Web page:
USA TODAY International Edition

Over 500,000 deaths: I hate that we are here

Mourn our fel­low Amer­i­cans. Don’t for­get.

- Suzette Hack­ney Na­tional columnist Suzette Hack­ney is a mem­ber of USA TO­DAY’S Ed­i­to­rial Board. Con­tact her at shack­ney@ us­ato­day. com or on Twit­ter: @ suzyscribe Infectious Diseases · Health Conditions · U.S. Centers for Disease Control · National Institute of Allergy and Infectious Diseases · Joe Biden · Vietnam

One year ago, Cen­ters for Dis­ease Con­trol and Preven­tion officials warned that the coro­n­avirus out­break was head­ing to­ward pan­demic sta­tus. In the weeks that fol­lowed, we scram­bled to shut down busi­nesses and close schools, be­liev­ing that we could slow the spread.

To­day, more than 500,000 Amer­i­cans are dead.

There is plenty of blame to go around, par­tic­u­larly aimed at the pre­vi­ous ad­min­is­tra­tion's mon­u­men­tal fum­bling of this pub­lic health emer­gency. But that’s not the con­ver­sa­tion I want to have right now.

‘ Ter­ri­bly his­toric mile­stone’

To­day we mourn. To­day we grieve with the fam­i­lies who have had to say good­bye to their loved ones — par­ents, grand­par­ents, spouses, aunts and un­cles, sib­lings, sons and daugh­ters.

The loss of half a mil­lion peo­ple is dev­as­tat­ing. It is heart­break­ing. The toll — both lit­er­ally and figu­ra­tively — will be felt for decades.

And though we have hope in vac­cines and a steady de­cline in new COVID- 19 cases, this emo­tional mile­stone re­minds us that ev­ery statis­tic is a per­son and a slice of a com­mu­nity.

“Peo­ple decades from now are go­ing to be talk­ing about this as a ter­ri­bly his­toric mile­stone in the his­tory of this coun­try, to have th­ese many peo­ple to have died from a res­pi­ra­tory- borne in­fec­tion,” An­thony Fauci, di­rec­tor of the Na­tional In­sti­tute of Al­lergy and In­fec­tious Dis­eases, said on CNN Sun­day.

Feel the loss

I’ve read story after story about those who have died, how their fam­i­lies were un­able to see them or had to say a final “I love you” via video chat.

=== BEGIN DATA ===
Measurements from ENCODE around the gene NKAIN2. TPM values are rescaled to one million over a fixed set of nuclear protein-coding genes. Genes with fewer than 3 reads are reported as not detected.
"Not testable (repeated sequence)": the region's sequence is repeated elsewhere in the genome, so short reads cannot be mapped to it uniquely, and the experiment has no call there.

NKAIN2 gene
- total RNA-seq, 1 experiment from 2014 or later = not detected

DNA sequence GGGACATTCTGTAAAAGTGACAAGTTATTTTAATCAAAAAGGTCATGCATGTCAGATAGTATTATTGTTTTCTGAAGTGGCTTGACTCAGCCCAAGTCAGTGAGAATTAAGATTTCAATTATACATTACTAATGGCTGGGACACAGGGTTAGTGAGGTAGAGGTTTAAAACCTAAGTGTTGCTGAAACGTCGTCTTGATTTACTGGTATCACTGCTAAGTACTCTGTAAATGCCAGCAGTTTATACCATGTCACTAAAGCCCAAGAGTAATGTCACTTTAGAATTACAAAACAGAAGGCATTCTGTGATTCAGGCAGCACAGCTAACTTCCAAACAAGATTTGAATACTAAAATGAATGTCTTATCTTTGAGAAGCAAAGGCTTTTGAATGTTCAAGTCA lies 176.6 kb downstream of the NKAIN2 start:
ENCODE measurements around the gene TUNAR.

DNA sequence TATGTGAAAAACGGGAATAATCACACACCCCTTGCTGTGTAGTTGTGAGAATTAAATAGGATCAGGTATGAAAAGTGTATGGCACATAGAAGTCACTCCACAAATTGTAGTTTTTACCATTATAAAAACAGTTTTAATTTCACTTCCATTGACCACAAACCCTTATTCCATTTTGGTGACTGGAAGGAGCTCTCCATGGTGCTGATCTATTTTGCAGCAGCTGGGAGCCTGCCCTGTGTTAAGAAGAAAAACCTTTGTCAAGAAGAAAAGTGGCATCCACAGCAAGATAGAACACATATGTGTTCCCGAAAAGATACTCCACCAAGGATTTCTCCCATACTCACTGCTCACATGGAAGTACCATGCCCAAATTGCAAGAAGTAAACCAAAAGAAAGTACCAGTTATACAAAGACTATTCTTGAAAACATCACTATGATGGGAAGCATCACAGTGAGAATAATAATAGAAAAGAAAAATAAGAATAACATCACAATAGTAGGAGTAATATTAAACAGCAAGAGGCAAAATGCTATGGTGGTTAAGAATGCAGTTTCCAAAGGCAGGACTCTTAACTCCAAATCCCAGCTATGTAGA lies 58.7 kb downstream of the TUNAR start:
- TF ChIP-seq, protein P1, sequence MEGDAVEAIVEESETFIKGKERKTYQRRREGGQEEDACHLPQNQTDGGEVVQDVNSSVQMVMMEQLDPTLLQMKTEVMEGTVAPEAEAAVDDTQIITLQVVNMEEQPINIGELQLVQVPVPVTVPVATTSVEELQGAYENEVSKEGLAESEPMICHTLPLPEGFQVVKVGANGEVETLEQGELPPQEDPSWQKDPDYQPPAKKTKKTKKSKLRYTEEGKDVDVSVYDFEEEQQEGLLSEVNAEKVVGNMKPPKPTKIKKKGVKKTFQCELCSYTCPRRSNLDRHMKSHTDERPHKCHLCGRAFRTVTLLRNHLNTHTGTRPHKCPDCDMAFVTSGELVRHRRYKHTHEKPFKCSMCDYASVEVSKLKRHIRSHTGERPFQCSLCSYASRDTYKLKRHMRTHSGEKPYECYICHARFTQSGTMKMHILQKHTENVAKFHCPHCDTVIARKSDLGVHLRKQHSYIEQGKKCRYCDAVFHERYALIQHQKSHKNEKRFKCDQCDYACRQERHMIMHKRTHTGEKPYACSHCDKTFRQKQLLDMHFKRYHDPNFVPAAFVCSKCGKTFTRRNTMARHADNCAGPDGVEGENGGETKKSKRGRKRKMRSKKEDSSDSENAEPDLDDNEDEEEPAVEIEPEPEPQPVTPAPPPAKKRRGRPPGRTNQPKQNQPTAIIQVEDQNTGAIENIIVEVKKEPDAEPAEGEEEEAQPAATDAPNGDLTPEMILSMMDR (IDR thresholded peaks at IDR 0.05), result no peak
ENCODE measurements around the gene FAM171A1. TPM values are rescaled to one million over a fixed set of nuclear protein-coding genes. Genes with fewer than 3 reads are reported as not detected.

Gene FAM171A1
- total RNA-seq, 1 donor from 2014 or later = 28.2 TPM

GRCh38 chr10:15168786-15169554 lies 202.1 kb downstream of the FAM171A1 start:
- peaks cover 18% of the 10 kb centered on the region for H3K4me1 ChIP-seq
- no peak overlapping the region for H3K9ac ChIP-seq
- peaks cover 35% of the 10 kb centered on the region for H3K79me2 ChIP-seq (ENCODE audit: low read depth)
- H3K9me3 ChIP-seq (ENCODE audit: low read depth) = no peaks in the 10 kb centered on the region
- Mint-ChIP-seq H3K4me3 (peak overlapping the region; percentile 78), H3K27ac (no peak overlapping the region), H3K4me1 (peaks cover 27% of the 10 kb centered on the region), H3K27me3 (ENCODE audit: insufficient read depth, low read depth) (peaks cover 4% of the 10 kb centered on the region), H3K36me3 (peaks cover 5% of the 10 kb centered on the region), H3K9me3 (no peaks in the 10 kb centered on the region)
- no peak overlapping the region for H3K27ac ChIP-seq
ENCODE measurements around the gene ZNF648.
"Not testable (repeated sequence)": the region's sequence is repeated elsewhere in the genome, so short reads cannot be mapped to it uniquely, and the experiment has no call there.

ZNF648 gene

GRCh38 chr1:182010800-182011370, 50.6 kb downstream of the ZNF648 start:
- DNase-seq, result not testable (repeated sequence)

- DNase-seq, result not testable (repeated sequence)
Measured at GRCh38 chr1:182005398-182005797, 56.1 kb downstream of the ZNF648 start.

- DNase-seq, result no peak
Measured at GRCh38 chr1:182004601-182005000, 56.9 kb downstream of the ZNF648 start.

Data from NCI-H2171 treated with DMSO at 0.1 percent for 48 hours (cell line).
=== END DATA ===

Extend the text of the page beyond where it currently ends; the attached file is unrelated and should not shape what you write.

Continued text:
I’ve watched more ca­ble news than is likely healthy, tak­ing in the chaotic scenes at over­bur­dened hos­pi­tals through­out the na­tion.

While de­press­ing, I think it’s im­por­tant to feel the loss. The num­bers are so over­whelm­ing we could eas­ily be­come numb to their sig­nificance. We can’t al­low that to hap­pen.

Pres­i­dent Joe Bi­den is ex­pected to hold a White House ad­dress Mon­day evening, fol­lowed by a mo­ment of silence and a can­dle light­ing cer­e­mony. He also will or­der flags on fed­eral build­ings and prop­er­ties be low­ered to half­staff for the next five days to mark the sur­pass­ing of 500,000 deaths from the coro­n­avirus pan­demic.

I can’t be­lieve we’re here. I hate that we are here. Yet there are those who still refuse to be­lieve COVID- 19 is real or are un­will­ing to take mea­sures to con­trol the virus. Open your eyes. Show some com­pas­sion. We all know some­one who has been affected by coro­n­avirus, some­one who has been se­ri­ously ill or is mourn­ing a loss.

We have lost nearly as many Amer­i­cans as dur­ing World War I, World War II and the Viet­nam War com­bined. The num­bers are al­most too large to grasp. And un­for­tu­nately more peo­ple will die from COVID- 19.

The best way to honor them and their fam­i­lies is to con­tinue — or start — to wear masks and so­cially dis­tance.

With grief comes re­solve. Let’s never for­get this mo­ment.

 ?? HAR­RI­SON HILL ?? Say­ing good­bye over an iPad in Mis­sion Hills, Cal­i­for­nia.
HAR­RI­SON HILL Say­ing good­bye over an iPad in Mis­sion Hills, Cal­i­for­nia.

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